Aren’t you already doing work to mitigate the impact of coastal hazards along our coastline?

That’s right. We have just completed ramp upgrade works at Mettams Pool to address the immediate, short-term impacts from coastal erosion on these assets and maintain universal access to the beach. Sand nourishment is also planned for Mettams beach as a short term adaptation activity which will provide added resistance and sand supply to the area. Beach nourishment also recognises the value that a wider and deeper sandy beach provides to our community which we have acknowledged from previous engagement in 2017 regarding Mettams Pool. However, the purpose of this report is to work with the community to develop a long-term plan for managing coastal hazards on the coastline, looking towards the next 50 to 100 years, and reviewed periodically. 

Why do we need your feedback?

Input from the community and key stakeholders will impact the level of priority given to a range of assets on the coast. By having your say on your most beloved coastal assets, you will help the team to identify the high-priority considerations along the coast. Early next year, we will be holding two ‘Community Scenario Workshops’ where we will identify and prioritise key assets with the community as well as seek feedback on the preferred adaption options with you. Consequently, this will guide the draft CHRMAP report.

Timeline

Stage 1: Consultation commences

October 2021 to December 2021

Stage 2: Risk identification

September 2021 to November 2021

Stage 3: Vulnerability analysis

November to December 2021

Stage 4: Risk evaluation

December 2021 to January 2022

Stage 5: Risk treatment and further community engagement

December 2021 to March 2022

Stage 6: Implementation plan

February 2022 to March 2022

Stage 7: Monitoring and review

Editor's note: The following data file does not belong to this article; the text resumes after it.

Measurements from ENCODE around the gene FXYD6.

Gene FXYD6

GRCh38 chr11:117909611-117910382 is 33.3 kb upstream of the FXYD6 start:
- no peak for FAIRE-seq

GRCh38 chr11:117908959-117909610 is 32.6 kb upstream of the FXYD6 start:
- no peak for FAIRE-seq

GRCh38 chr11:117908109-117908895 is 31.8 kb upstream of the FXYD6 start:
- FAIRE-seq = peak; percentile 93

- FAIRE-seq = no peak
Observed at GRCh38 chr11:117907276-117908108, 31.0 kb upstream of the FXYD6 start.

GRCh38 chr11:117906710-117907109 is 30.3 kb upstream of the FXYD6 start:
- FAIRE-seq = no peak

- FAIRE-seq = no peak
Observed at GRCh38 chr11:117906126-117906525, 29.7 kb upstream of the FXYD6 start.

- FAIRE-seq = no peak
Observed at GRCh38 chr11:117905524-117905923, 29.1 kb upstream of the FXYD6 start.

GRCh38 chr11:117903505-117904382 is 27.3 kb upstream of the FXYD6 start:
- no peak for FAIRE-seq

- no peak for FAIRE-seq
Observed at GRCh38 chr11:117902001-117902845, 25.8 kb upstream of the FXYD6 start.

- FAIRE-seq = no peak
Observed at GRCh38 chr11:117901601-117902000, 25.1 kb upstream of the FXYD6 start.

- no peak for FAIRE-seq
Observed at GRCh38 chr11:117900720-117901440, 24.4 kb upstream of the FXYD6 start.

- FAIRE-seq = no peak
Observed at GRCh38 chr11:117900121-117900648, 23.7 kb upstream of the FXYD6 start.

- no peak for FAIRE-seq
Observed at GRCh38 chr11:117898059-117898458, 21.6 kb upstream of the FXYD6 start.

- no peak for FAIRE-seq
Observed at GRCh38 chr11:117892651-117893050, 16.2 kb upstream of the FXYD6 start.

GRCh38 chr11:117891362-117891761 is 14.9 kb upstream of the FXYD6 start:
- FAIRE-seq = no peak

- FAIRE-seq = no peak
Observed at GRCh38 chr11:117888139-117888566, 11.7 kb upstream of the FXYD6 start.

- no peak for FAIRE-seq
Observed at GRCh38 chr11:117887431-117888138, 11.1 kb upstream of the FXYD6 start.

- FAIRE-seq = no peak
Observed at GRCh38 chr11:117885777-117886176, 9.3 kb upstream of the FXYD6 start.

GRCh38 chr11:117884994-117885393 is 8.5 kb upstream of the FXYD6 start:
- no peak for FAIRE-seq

March 2022

Stage 8: Final CHRMAP developed and consultation with the community on the plan

March 2022 to October 2022
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Storm waves at North Beach Jetty

Coastal hazards

Coastal hazards have the potential to impact coastal areas and assets. They have always existed along our coastlines. Coastal hazards are not necessarily associated with climate change, but they will be exacerbated by sea level rise in the future.

Erosion is the main coastal hazard impacting the City of Stirling coastline. Erosion can occur in a short time period - for example due to a storm event, or over a longer period of time - as the shoreline gradually retreats due to rising mean sea level or changes/variability in local coastal process.

If erosion occurs where assets exist, the damage is generally permanent. Erosion, however, is not necessarily permanent with sandy beaches often eroding and recovering seasonally. Both erosion and inundation hazard extents will be mapped for the CHRMAP, at various timeframes from present day to 2120.

Mapping tool

We know the City’s coastline largely influences the community’s way of life, offering a range of recreation, entertainment, residential and environmental assets. 

In order to plan for the future, we’re undertaking a collaborative study to bolster our knowledge of the area with local information. 

Within the study area, focusing on the coast, let us know about: 

  • A place you love and why you value it  

  • A place where you have seen coastal degradation.

It’s important to understand your values as an input into the process for developing the right response to coastal changes.  

How to use

  • Use the scroll key to zoom in and out along the coastal area

  • Drag the relevant pin onto the map, check the address when you drop the pin to ensure it is correct (you can easily move the pin if need be) 

  • Once you drop the pin, make a comment about your selection.

 

For more information, please contact Frank Strever, Engineering Services on (08) 9205 8555.